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September 1, 2007There are high expectations for the UCLA football team and the 2007 season. There should be. The Bruins enter the season rated as the nation's No. 14 team. They return 20 starters from an inconsistent team a year ago. The Bruins would play great one game, and then let the next one get away. Case in point was UCLA's terrific victory over archrival USC, and then the follow up that game with flop against Florida State.
Finishing games and playing with consistency will major tenets for this UCLA Bruin team if their expectations are going to be met.
Going into the 2006 season there were questions about UCLA's defense and new defensive coordinator Dewayne Walker. It didn't take Bruin fans long to start showering Walker with well-deserved praise.
Now the offense is faces with the same dilemma in 2007 that the defense did a year ago. UCLA head coach Karl Dorrell let offensive coordinator Jim Svoboda and hiredJay Norvell in his place.
Norvell came to the Bruins from Nebraska where he helped develop Husker quarterback Zac Taylor into the Big 12 Offensive Player of Year.
Though Norvell comes to UCLA with an impressive resume, he has yet called plays. Those duties were handled by Cornhusker head coach Bill Callahan.
During the spring Norvell told reporters that he has been preparing for this moment his whole coaching career. If Norvell has half the success that Walker and his defense did a year ago then the lofty expectations that this UCLA team has for itself could be met.
The Bruins hope that Norvell can repeat the success he had with Taylor and develops his new quarterback Ben Olson into the player UCLA fans have hoped for when he committed to them after returning from his LDS mission.
If Olson plays well, and the offense jells, then this team could end up being very good.
Olson will try to get on track against a Stanford team that is coming off a disastrous 1-11 season that saw their head coach Walt Harris lose his job in only his second season. Stanford went out and hired the brash former Michigan and NFL quarterback, Jim Harbaugh.
Harbaugh comes to the Cardinal after a very impressive stint at the University of San Diego where he won two I-AA Mid-Major national titles after posting two consecutive 11-1 seasons. During his three-year stay at USD, Harbaugh had a 29-6 record.
The new Stanford coach has his work cut out for him and one of the first things that Harbaugh did when he took the job was to try and change his team's attitude.
Harbaugh is trying to bring some swagger to his program and he has been quite quotable since taking the job alienating many including USC coach Pete Carroll among others.
There should be improvement by the Cardinal if for no other reason that Harbaugh is changing their attitude and like the Bruins the Cardinal brings back a lot of experience. Stanford returns 17 starters including a trio of very talented receivers in Mark Bradford, Evan Moore and Richard Sherman.
This trio of wide receivers has combined to catch 216 passes for 3,444 yards and 25 touchdowns. Bradford has accounted for 118 of them and Moore with his 6-7 height could present matchup problems. That is why UCLA better put some pressure on the quarterback. There is nothing like quarterback on his butt to equalize offensive advantages.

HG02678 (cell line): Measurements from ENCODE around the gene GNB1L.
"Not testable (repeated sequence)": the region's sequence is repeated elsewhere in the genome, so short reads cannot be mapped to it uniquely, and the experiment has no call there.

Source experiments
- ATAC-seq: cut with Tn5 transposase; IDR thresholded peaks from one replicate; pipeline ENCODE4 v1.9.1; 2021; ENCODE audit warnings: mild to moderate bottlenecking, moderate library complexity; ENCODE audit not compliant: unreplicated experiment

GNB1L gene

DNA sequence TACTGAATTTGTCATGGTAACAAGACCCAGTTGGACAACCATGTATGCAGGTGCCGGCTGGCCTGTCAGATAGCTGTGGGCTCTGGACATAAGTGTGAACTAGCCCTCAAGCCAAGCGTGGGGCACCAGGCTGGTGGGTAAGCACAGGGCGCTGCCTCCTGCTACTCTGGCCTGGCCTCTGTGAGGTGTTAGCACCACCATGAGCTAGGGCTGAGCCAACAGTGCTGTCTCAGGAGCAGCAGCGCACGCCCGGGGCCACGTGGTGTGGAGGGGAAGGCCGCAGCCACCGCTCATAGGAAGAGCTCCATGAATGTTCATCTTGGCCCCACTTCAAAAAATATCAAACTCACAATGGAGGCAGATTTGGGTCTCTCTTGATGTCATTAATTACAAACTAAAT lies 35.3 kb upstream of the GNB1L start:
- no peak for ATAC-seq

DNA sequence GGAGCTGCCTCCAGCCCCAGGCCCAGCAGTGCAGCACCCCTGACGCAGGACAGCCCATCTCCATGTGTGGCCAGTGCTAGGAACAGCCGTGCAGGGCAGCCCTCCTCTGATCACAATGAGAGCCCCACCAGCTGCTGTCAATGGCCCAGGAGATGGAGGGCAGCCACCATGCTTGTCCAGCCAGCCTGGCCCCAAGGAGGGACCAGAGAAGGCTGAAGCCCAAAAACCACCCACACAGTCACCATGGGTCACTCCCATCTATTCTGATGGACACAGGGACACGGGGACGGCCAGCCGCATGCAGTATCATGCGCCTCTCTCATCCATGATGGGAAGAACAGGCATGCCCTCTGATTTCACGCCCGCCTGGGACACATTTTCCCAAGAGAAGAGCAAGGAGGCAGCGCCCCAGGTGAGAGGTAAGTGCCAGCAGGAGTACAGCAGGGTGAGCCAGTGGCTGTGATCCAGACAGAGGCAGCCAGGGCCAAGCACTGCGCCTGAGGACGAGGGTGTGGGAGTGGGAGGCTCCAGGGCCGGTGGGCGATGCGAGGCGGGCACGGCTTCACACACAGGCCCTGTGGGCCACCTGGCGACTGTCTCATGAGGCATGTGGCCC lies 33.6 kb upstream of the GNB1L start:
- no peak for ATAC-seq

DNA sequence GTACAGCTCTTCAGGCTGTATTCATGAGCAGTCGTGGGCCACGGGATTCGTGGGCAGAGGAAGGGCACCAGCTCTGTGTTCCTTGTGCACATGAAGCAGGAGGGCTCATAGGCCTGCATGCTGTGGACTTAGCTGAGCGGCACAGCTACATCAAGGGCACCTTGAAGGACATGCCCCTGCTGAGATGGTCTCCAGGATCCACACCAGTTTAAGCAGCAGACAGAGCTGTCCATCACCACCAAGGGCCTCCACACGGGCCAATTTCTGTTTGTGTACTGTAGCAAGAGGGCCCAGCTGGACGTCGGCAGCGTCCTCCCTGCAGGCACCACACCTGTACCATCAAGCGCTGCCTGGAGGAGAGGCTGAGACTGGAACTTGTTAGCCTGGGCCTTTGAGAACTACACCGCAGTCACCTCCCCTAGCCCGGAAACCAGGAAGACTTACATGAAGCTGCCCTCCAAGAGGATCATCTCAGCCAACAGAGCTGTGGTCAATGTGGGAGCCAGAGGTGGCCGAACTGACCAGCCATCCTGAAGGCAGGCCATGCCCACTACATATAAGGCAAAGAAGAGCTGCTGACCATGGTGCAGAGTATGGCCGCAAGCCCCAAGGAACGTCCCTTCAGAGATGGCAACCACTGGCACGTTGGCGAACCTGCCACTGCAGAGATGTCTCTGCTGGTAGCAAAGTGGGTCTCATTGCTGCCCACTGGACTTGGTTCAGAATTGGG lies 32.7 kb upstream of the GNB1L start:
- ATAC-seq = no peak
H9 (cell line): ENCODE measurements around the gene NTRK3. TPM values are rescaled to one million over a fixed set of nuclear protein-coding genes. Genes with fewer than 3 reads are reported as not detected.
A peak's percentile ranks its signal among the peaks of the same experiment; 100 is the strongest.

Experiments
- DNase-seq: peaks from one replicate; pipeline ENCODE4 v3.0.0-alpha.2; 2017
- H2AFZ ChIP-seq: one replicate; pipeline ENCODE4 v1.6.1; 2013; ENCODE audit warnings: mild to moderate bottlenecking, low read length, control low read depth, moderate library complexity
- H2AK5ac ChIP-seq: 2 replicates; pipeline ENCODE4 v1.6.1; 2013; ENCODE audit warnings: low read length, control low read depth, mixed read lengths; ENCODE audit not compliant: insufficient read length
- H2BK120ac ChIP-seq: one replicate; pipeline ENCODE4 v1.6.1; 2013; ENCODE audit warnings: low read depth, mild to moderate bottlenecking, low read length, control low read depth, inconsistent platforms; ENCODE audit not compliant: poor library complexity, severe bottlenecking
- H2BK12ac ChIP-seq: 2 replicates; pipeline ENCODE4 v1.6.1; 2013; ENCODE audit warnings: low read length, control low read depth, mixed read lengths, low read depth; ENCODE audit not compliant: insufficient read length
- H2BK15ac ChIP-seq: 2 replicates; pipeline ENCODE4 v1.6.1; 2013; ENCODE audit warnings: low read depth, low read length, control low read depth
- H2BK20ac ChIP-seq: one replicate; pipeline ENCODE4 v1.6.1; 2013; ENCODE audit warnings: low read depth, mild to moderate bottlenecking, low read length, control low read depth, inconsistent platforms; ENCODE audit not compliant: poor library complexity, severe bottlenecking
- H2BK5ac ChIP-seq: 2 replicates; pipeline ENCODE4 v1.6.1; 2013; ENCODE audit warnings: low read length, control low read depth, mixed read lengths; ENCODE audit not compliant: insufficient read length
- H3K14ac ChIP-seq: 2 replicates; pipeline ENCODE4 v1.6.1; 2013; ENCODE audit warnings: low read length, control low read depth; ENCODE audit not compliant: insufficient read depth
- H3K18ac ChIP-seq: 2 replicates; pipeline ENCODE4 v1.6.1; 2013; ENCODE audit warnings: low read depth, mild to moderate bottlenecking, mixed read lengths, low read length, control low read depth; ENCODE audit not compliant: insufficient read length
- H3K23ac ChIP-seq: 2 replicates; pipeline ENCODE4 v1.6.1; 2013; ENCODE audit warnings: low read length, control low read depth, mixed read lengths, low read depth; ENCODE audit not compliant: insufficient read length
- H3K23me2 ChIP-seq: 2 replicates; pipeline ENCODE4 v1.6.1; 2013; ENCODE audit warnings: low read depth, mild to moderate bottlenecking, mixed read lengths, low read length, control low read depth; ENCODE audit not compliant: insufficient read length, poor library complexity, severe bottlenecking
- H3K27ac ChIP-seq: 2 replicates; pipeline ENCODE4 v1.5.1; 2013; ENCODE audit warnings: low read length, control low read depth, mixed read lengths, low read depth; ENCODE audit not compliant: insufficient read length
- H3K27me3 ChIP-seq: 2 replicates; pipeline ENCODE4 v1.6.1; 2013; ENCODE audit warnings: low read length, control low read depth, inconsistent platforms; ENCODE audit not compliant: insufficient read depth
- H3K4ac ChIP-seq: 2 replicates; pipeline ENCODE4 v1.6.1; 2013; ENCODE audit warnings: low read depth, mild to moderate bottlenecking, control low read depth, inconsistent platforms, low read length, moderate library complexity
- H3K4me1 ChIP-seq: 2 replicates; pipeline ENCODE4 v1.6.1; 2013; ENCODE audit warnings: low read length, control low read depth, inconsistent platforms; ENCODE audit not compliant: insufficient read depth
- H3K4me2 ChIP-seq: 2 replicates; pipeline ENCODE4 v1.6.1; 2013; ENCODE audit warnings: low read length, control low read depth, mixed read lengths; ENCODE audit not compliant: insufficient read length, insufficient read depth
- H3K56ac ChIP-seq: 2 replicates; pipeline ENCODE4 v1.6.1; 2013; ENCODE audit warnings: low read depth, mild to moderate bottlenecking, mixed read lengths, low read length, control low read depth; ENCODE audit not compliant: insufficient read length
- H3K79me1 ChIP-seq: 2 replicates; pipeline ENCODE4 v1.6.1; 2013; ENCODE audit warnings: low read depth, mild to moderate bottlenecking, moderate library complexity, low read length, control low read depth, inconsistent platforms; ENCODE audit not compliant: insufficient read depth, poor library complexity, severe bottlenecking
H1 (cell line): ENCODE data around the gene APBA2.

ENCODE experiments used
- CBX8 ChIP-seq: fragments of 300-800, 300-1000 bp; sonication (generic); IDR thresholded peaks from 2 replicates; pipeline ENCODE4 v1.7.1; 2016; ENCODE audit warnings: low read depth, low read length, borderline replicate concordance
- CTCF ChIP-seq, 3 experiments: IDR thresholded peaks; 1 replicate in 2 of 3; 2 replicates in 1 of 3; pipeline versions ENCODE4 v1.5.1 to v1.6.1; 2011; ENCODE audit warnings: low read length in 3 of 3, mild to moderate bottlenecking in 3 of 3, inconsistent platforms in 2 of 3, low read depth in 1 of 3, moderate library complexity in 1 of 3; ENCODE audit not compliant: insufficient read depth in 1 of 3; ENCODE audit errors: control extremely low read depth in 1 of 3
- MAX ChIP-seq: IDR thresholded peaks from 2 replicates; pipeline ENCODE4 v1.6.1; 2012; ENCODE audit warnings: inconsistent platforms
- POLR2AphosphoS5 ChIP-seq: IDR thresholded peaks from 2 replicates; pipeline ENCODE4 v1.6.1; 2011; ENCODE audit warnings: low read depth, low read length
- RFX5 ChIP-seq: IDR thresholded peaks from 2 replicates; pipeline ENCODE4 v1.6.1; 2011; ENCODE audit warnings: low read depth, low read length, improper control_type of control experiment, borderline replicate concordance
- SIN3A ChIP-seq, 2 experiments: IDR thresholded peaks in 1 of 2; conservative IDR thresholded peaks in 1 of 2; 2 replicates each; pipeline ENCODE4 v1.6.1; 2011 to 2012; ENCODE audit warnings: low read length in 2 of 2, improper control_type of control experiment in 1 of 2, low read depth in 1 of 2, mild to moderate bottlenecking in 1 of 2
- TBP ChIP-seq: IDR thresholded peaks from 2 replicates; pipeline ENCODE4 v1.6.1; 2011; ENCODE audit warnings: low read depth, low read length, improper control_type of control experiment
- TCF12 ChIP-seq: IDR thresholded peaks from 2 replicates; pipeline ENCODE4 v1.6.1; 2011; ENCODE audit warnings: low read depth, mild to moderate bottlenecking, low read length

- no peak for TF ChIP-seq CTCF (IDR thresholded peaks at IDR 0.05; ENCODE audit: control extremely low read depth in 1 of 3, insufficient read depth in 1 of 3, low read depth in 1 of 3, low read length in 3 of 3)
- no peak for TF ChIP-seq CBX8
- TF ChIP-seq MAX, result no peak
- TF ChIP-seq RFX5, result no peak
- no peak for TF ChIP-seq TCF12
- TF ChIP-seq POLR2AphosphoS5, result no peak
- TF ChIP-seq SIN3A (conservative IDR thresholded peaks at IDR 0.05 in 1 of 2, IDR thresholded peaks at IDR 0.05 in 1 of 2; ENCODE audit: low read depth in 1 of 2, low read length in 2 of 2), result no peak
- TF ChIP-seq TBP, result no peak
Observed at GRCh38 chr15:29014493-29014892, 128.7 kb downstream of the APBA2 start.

The Cardinal also have a talented offensive line anchored junior tackle Allen Smith who has started the last 20 games, 19 of them at the all important weakside tackle spot.
Fifth-year senior quarterback T.C. Ostrander is beginning his first season as fulltime starter after backing up Trent Edwards for the last three seasons. He does have starting experience and started the final five games for the Cardinal in 2006.
Stanford's defense is a question mark and the Bruins on paper have the advantage here. That is not to imply that Stanford's defense is without playmakers, but it is never a good indication when starting cornerback Nick Sanchez and his 100 career tackles leads the team.
Sophomore defensive tackle Ekom Udofia could pose problems for the Bruins. He's a playmaker from inside. He named third-team freshman All-American and first-team freshman All-Pac 10 after racking up 43 tackles.
Another advantage the Cardinal has is with the element of surprise. It is always difficult to prepare for a team with a new coach. While it is true you can look at the new coach's past and that may or may not be an indicator.
Many coaches will look at their personnel and coach accordingly until they get the players they need to truly implement their system.
The Bruins will have to make adjustments on the fly until Stanford's tendencies become somewhat known.
While it is true that Stanford has some playmakers, UCLA's defense is the strength of this team at this juncture and should be able to handle what the Cardinal throws at them.
This is very important game for the Bruins. They must make a statement on what kind of a football team they are going to be.
For a solid team with high expectations, a solid win is expected.